Janet Johnson, an African American woman, has been working at the Tennessee Hydroelectric plant for 15 years. During that time, his performance reviews have been exemplary. She decided to apply for the new plant foreman position. Although she felt that she was eminently qualified for the position, she also was growing tired of a certain good old boy culture at the plant. For years, the plant has had a culture of highly lewd “jokes,” and many of the employees had also engaged in inappropriate touching of female employees. The plant had an anti-harassment policy on record, but Janet’s boss shrugged and said “boys will be boys” when she reported the harassment to him.
Competition for the position was fierce. But ultimately, Jose Martinez, a Chilean man, received the position. Jose had 7 years of experience. Unbeknownst to the applicants the promotion board secretly ran a credit check on the applicants. Janet credit score came in as lower as average, and this factored into the board’s decision. Although he met the qualifications of the position, one of the hiring managers told Janet in confidence that Janet was the most qualified person for the job. And the other managers had applied a racial preference on Jose’s behalf due to there never having been a Latino manager at the plant even though Latino’s represented 35% of employees at the plant. Janet sues the plant for disparate treatment, disparate impact, and sexual harassment under Title VII.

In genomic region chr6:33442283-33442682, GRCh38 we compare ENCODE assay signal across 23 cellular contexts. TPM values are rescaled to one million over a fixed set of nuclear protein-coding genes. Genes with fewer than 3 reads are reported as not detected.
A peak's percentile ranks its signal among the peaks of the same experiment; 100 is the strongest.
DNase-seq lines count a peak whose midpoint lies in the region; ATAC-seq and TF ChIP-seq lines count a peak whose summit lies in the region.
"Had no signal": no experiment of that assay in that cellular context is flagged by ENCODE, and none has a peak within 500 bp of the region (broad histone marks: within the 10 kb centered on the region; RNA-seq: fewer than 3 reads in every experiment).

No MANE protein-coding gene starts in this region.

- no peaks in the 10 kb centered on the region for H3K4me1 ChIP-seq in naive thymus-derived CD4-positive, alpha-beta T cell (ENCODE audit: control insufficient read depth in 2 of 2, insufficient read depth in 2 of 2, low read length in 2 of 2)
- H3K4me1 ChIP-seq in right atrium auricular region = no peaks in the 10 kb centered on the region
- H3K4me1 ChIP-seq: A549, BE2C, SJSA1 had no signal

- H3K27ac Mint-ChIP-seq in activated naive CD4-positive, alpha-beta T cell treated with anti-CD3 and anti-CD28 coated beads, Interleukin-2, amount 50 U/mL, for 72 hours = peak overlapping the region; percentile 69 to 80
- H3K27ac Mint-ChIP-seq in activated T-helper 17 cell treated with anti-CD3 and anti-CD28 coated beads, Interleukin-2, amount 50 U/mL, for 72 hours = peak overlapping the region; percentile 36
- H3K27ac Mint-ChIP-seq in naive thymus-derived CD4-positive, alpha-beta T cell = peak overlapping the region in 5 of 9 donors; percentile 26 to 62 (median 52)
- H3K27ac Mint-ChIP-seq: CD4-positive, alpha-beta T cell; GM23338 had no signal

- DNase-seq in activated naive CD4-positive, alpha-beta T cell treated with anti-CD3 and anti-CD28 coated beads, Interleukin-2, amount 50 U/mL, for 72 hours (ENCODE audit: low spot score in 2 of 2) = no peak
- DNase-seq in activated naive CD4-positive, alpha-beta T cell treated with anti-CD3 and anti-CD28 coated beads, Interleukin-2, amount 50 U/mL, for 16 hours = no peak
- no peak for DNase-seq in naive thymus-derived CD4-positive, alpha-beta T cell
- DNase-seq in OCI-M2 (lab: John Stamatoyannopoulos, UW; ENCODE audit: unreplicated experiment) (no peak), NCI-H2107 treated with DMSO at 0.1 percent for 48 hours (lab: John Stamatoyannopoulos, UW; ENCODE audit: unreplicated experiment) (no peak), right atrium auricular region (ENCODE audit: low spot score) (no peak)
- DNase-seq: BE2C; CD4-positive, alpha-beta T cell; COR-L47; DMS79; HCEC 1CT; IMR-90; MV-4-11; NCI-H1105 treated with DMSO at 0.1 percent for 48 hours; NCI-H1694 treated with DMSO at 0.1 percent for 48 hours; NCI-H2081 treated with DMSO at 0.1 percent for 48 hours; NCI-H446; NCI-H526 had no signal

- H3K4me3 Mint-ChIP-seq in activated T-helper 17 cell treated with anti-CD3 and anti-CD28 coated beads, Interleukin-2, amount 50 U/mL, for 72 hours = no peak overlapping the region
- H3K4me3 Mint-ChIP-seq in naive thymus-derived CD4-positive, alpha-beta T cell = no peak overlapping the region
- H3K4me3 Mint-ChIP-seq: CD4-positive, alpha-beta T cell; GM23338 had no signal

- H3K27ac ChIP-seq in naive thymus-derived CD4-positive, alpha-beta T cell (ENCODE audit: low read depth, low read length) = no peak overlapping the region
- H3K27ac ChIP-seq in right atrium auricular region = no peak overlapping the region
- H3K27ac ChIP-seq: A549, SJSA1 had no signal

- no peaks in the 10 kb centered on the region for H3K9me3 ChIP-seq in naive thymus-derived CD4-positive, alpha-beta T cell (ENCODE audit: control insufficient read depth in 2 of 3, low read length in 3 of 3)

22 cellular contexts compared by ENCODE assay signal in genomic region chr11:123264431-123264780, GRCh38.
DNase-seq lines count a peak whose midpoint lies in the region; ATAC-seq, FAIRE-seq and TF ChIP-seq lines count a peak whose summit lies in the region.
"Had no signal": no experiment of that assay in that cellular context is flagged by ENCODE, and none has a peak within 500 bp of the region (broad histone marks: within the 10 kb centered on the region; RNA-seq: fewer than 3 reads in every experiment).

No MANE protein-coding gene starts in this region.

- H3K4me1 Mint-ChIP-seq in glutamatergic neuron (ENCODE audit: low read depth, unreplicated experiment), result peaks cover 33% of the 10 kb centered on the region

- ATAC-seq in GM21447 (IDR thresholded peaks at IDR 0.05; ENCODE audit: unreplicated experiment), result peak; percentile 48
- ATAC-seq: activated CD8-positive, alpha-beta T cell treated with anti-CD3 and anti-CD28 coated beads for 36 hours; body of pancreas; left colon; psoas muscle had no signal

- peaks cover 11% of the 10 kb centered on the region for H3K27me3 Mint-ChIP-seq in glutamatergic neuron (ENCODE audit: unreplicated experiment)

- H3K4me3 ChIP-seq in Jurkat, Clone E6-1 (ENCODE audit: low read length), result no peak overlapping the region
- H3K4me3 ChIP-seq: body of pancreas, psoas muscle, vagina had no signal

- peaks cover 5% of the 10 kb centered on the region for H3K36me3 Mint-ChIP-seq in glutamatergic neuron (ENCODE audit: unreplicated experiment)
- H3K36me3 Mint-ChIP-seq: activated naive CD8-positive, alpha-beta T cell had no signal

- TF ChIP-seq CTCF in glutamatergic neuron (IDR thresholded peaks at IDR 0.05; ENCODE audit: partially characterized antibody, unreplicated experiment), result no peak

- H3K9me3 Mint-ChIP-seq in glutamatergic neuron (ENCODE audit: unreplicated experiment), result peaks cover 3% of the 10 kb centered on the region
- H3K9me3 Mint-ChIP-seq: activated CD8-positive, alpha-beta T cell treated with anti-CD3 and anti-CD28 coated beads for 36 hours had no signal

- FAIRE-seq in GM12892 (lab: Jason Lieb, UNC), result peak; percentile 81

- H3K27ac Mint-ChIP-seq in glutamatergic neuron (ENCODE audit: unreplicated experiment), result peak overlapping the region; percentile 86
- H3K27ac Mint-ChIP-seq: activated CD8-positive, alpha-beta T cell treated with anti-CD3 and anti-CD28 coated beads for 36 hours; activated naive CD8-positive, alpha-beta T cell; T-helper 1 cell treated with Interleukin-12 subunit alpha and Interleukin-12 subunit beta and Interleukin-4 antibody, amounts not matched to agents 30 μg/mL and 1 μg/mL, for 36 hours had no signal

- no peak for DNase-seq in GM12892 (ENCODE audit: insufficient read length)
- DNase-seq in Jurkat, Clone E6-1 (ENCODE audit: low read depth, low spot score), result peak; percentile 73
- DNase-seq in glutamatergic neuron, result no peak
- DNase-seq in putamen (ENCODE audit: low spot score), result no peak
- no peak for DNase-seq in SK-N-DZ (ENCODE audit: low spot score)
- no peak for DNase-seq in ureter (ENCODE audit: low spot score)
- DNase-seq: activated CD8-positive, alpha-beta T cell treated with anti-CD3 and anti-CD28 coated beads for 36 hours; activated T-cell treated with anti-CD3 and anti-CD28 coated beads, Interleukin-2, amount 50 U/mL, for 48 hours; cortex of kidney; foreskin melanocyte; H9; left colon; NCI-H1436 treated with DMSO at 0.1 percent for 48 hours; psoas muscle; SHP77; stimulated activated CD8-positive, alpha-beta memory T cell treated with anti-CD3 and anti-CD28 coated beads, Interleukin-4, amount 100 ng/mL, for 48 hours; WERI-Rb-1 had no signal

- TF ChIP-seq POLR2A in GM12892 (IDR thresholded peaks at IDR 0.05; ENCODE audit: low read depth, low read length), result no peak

1. List the elements of disparate treatment and apply them to this case. Can Janet prove a prima facie case? How would the plant rebuff these charges? Who would ultimately prevail?
2. List the elements of a disparate impact case and apply them to this case? Will Janet prevail on this charge?
3. List the elements of the sexual harassment case and apply them to this case? Can the plant establish an affirmative defense?
4. If the plant argues that it applied a racial preference to Jose to correct a manifest imbalance at the plant of underutilization of certain minorities, will the plant prevail? Why or why not?
5. Was it legal to use the credit check as a factor in the promotion decision the way that it was done here? Why or why not?
List and briefly describe (in your own words) the three main reasons for government regulation of businesses.
Janet can successfully prove a prima facie case for disparate treatment. This is because, as an African American woman, Janet belongs to a protected class by dint of her race and sex. Furthermore, members of the promotion board were also aware of her membership in this protected class. Janet was also denied a promotion by the promotions board. Finally, Jose, who occupied the same position as Janet, was treated favorably by the promotions board.